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Search Results 0 to 20 of about 21 (some duplicates have been removed)
, a cardinal in the roman catholic faith is someone you would say immediately is the belief style of religion, but you're so right, susanna, that all the styles were embodied in that man, and he was certainly a seeker. in fact, i had a wonderful conversation with martin marty, who that he had a chance to meet the great religious people of the world - the dalai lama, the pope, other great religious leaders - and he said that every one, they go so deeply into their own tradition, that they can find connection with other traditions. and our swami that we'll meet in the next class is exactly like that also, because he sees all religious paths as leading to a similar summit. not everybody agrees with that, yeah, you want to follow-up, susanna? >> well, i was just going to say, truly, you may have hit on it, that the deeper you go, the more you recognize. and his roots were down, and you could see there were other ones there, sort of mixing in with yours, but there is a connection. >> i love the root comment, and we want to stay with the root comment here in your beautiful piece you read to us. and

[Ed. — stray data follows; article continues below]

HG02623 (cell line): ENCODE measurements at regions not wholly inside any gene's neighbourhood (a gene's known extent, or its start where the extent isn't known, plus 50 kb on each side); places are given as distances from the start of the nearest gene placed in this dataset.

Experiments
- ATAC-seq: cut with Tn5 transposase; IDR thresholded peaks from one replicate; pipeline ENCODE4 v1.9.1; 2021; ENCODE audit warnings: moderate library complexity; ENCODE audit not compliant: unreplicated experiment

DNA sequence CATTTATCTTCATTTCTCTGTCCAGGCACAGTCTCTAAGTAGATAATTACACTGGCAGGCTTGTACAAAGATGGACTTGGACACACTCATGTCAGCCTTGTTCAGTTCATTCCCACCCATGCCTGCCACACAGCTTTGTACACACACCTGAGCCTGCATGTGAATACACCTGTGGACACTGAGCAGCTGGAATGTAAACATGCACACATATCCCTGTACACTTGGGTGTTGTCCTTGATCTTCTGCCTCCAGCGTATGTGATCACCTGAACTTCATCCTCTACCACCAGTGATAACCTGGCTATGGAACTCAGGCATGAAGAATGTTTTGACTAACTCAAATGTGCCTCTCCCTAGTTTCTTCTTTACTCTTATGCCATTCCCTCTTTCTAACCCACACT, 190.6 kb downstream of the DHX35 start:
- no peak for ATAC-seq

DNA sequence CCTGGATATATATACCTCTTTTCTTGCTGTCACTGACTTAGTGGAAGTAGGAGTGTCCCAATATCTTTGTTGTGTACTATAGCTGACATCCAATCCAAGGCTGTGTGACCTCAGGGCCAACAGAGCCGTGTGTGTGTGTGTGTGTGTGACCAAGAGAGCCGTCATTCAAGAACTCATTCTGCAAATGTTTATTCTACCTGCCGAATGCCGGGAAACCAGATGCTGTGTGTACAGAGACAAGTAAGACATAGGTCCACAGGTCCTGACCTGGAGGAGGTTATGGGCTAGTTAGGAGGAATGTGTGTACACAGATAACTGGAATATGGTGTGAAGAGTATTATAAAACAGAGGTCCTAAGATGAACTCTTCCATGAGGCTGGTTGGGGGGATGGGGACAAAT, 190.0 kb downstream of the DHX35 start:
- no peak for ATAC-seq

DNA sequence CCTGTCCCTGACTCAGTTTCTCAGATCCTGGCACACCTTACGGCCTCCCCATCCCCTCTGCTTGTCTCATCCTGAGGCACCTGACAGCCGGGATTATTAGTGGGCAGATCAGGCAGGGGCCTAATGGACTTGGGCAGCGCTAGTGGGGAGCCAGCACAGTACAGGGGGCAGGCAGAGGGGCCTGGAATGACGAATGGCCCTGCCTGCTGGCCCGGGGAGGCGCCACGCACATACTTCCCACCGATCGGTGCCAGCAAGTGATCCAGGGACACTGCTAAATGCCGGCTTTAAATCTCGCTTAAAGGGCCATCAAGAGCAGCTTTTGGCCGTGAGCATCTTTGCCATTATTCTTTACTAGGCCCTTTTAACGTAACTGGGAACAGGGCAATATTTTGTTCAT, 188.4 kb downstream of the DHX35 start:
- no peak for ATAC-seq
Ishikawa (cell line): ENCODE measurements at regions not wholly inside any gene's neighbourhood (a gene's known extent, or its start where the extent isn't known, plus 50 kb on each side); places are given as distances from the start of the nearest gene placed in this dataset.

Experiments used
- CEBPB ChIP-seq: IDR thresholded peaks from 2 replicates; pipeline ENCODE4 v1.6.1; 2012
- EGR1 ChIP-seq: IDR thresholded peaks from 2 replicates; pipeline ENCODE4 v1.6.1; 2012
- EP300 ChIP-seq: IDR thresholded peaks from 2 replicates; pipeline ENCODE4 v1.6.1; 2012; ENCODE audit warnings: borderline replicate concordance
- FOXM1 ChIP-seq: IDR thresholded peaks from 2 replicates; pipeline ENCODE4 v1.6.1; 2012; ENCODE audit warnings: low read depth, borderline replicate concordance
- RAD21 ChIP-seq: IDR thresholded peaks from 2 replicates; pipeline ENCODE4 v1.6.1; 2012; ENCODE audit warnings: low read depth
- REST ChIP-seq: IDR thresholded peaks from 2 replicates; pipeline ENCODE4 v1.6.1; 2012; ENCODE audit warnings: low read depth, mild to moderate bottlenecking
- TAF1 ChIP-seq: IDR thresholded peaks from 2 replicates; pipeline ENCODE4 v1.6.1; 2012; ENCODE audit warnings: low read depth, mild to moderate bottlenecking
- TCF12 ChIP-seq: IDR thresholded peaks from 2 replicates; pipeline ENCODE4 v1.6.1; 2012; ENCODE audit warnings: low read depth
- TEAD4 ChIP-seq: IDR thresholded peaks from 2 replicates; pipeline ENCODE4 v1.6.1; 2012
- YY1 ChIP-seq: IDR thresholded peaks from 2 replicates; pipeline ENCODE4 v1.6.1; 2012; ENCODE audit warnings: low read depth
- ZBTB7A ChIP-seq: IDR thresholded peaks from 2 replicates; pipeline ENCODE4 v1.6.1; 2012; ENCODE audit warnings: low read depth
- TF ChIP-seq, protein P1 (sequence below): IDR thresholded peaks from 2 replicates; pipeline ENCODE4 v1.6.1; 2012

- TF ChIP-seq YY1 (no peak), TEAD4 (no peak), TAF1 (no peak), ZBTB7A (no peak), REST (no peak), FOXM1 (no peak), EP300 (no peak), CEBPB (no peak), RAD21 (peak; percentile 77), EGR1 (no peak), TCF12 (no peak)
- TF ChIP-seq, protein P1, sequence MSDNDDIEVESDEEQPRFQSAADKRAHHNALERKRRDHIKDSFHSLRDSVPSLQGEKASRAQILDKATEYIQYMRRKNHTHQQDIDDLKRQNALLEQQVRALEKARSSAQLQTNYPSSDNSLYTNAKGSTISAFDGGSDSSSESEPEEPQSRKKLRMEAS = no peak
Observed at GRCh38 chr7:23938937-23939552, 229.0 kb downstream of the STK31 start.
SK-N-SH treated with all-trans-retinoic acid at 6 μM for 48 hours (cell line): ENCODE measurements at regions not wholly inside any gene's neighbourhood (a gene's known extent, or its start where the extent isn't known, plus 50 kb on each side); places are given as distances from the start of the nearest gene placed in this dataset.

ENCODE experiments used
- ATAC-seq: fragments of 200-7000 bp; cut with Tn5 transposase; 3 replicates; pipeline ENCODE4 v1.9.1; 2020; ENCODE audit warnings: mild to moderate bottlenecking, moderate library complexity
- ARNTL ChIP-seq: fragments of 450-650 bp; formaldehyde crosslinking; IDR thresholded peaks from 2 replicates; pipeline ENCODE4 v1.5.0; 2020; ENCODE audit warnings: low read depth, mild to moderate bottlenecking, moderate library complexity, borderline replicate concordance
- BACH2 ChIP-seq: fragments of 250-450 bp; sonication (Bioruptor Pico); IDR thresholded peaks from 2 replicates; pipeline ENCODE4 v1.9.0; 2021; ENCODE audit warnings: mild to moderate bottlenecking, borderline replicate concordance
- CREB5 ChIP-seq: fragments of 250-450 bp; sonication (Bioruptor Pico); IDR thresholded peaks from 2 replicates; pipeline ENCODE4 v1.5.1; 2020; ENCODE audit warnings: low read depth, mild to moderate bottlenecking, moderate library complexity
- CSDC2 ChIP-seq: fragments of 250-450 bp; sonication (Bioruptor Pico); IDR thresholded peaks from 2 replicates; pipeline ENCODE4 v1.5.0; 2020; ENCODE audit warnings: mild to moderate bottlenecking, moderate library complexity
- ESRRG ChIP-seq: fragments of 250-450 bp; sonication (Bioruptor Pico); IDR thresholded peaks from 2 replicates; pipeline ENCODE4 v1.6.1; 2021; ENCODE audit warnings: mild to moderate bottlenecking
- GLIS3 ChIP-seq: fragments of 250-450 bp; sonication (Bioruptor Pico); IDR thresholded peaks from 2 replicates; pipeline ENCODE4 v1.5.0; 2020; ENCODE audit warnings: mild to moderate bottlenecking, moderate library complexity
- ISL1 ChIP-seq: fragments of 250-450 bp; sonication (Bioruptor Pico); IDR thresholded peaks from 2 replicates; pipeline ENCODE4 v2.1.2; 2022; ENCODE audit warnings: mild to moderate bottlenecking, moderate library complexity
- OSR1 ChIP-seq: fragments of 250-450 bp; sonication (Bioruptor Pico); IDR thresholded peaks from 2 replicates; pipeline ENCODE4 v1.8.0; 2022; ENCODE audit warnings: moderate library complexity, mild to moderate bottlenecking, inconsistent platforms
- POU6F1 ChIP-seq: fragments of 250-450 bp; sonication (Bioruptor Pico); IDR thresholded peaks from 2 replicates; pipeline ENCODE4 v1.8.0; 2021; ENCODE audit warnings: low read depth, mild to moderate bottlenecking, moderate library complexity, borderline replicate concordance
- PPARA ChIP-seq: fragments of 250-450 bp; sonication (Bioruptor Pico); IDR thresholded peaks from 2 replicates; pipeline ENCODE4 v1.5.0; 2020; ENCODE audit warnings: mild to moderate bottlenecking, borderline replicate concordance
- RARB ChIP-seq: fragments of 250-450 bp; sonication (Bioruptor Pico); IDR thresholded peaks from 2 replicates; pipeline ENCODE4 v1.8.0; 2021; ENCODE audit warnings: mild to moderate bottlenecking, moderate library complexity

of religion is understood to be a completely private matter. in the statement by mendelssohn, in connection with france, he said to be a citizen in the streets but a jew at home, but that is not the message you get from the stable of kosher food in philadelphia. it is ok to be a jew in public, too. it is not a matter of expressing to the private. the spirit of freedom is perhaps unique to the united states in the world, but even here, even with that kind of sounding, and even with the words of the first amendment to express that, things have not always been so happy, and especially not always so happy for minorities in america. he was not then chief justice but the man who was going to become chief justice of the supreme court fought on the convention to exclude roman catholics. it was a big fight. he was defeated alternately, -- alternately, but that was an attempt, and it was not long after, and that was a time when catholics constituted less than 1% of the population of the united states and were no threat out all. as larger numbers of roman catholics came to these shores, especially fro